Likewise, I will continue to update the list as I try more combinations of zinnia vegetable companion planting.
When growing beans this year, I did plant one zinnia seedling with my bean teepee. It looks gorgeous as it ended up being purple and we’re also growing purple beans!
If you struggle with pests in your bean crop, I suggest planting zinnias away from your beans. This can help to draw the Japanese beetles away from your beans as a trap crop. You may sacrifice some zinnias, but it’ll be worth it to improve your bean yield.
These are just a few zinnia companion vegetables that I’ve found. Get creative in your garden to find lots of vegetables that grow well with zinnias! (And then let us know in the comments what your favorite zinnia garden companions are!)
Tips for Growing Zinnias in Vegetable Garden
Zinnias come in so many beautiful colors, shapes, and styles.
Here are some tips for growing zinnias in vegetable garden spaces in your yard.
Where to Plant Zinnias in a Vegetable Garden
Choosing a spot for where to plant zinnias in a veggie garden is almost as much fun as seeing the blooms for the first time!
Try these suggestions for zinnia placement.
- Plant zinnia flowers in the corners of your raised beds. This creates multiple focal points and keeps the flowers out of your way when gardening.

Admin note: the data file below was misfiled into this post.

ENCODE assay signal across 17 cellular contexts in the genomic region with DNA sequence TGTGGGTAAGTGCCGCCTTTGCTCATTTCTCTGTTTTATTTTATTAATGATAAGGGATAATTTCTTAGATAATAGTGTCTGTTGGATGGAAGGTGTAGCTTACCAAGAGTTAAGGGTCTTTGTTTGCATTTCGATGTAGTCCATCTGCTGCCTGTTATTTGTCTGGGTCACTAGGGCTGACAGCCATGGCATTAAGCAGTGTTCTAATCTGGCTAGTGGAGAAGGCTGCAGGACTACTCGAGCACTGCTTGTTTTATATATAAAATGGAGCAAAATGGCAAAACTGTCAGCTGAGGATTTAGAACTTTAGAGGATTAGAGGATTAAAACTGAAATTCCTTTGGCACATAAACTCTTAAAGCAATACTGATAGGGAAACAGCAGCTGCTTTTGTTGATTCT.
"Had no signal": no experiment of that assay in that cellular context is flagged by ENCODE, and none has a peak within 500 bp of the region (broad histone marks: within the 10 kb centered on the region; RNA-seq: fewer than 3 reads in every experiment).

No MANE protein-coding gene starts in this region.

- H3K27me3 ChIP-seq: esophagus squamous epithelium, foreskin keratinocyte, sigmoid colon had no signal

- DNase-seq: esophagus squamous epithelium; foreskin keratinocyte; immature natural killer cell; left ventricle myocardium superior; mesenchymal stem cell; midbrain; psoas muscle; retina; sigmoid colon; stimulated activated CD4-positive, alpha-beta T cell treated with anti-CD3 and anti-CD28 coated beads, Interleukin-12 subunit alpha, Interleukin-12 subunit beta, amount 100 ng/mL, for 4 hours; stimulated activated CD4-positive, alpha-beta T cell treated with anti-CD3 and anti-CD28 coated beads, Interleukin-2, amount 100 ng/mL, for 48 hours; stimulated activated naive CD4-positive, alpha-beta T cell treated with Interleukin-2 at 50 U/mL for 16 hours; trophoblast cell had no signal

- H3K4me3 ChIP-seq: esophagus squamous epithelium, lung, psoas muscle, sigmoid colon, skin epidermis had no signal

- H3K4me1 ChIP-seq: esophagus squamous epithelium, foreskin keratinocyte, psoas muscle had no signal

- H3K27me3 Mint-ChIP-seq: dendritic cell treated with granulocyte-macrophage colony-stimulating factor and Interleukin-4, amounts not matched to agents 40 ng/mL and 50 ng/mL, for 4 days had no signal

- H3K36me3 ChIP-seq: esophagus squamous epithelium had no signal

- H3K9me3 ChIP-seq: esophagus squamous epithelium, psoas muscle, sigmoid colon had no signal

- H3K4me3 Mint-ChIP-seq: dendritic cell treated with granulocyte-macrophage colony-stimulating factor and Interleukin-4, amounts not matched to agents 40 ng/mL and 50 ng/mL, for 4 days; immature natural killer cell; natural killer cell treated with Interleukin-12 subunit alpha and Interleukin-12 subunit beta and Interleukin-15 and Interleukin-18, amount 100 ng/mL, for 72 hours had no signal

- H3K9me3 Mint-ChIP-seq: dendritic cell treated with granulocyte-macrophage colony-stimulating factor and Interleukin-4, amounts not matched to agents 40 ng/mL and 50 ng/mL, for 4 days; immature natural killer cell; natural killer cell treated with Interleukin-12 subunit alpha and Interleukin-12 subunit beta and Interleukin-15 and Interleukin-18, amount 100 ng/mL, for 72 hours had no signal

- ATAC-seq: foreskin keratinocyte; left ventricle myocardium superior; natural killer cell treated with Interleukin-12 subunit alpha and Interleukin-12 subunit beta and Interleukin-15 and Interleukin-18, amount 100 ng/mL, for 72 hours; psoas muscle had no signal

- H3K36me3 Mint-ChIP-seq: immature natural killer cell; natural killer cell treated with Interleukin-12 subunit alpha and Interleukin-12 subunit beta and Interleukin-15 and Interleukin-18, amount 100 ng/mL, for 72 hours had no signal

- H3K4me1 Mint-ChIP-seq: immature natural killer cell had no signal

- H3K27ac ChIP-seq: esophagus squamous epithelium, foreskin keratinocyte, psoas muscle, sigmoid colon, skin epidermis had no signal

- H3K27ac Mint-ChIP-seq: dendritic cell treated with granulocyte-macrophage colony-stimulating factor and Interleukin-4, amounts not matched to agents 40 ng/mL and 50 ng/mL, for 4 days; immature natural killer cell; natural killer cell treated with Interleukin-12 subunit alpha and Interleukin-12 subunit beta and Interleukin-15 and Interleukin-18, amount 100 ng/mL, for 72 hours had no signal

- Create a border of zinnias in the vegetable garden. The edges of the garden would look gorgeous with brightly colored zinnia flowers that set off the boundaries.
- Plant rogue zinnia flowers wherever you like. Zinnias grow nicely alongside plants in the veggie garden. I planted mine with beans, tomatoes, asparagus, and next to raspberries and chamomile.
- Don’t forget potted zinnias! If you can’t find a good spot for your zinnias in vegetable garden spaces, simply expand your garden space with a few planters and pots of zinnias!
No matter where you plant them, zinnias are beautiful and versatile flowers – I am sure you’d find joy in seeing zinnias in vegetable garden spaces throughout your yard.
How to Keep Zinnias Blooming All Season
Continuous blooms in a low-maintenance plant make zinnias an excellent choice for the veggie garden and beyond.
- Deadhead for more flowers! Keep zinnias blooming all summer long by deadheading zinnias and removing the spent blooms.
- Cut zinnia flowers often to promote more blooms. Creating zinnia bouquets can also become a fun summer hobby for your kids or yourself. Invite friends over for a glass of wine and a flower-picking party! I think I might actually do that. J
- Plant a new succession of zinnia seeds. If you have time before your area’s gardening season comes to a close, consider planting a few more zinnia plants to keep robust blooms blossoming in your garden.
Most of the time, zinnias are low-maintenance beauties that keep on blooming all season long.
Growing zinnias in vegetable garden areas and beyond brings diverse beauty to your yard and landscape.
In conclusion, I hope you enjoy interplanting zinnias with your other crops for a carefree and truly beautiful gardening experience!